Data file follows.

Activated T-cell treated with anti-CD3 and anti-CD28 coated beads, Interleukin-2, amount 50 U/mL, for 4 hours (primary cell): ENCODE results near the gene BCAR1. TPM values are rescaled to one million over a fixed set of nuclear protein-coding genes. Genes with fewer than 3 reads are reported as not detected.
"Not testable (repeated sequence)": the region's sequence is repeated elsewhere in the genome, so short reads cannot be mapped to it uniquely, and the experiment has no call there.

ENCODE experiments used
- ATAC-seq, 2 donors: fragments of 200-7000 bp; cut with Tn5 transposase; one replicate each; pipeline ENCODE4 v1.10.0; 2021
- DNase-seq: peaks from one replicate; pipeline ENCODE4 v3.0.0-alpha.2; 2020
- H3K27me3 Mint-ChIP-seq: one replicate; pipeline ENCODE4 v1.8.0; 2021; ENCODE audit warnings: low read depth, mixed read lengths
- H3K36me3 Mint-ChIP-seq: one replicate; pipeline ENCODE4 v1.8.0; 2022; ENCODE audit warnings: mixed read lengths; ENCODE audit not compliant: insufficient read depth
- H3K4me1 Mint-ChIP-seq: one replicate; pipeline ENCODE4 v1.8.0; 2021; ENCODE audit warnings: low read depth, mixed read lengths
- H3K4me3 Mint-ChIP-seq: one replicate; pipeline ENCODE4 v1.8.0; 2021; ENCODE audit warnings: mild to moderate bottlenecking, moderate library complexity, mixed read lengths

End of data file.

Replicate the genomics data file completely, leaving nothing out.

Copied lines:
Activated T-cell treated with anti-CD3 and anti-CD28 coated beads, Interleukin-2, amount 50 U/mL, for 4 hours (primary cell): ENCODE results near the gene BCAR1. TPM values are rescaled to one million over a fixed set of nuclear protein-coding genes. Genes with fewer than 3 reads are reported as not detected.
"Not testable (repeated sequence)": the region's sequence is repeated elsewhere in the genome, so short reads cannot be mapped to it uniquely, and the experiment has no call there.

ENCODE experiments used
- ATAC-seq, 2 donors: fragments of 200-7000 bp; cut with Tn5 transposase; one replicate each; pipeline ENCODE4 v1.10.0; 2021
- DNase-seq: peaks from one replicate; pipeline ENCODE4 v3.0.0-alpha.2; 2020
- H3K27me3 Mint-ChIP-seq: one replicate; pipeline ENCODE4 v1.8.0; 2021; ENCODE audit warnings: low read depth, mixed read lengths
- H3K36me3 Mint-ChIP-seq: one replicate; pipeline ENCODE4 v1.8.0; 2022; ENCODE audit warnings: mixed read lengths; ENCODE audit not compliant: insufficient read depth
- H3K4me1 Mint-ChIP-seq: one replicate; pipeline ENCODE4 v1.8.0; 2021; ENCODE audit warnings: low read depth, mixed read lengths
- H3K4me3 Mint-ChIP-seq: one replicate; pipeline ENCODE4 v1.8.0; 2021; ENCODE audit warnings: mild to moderate bottlenecking, moderate library complexity, mixed read lengths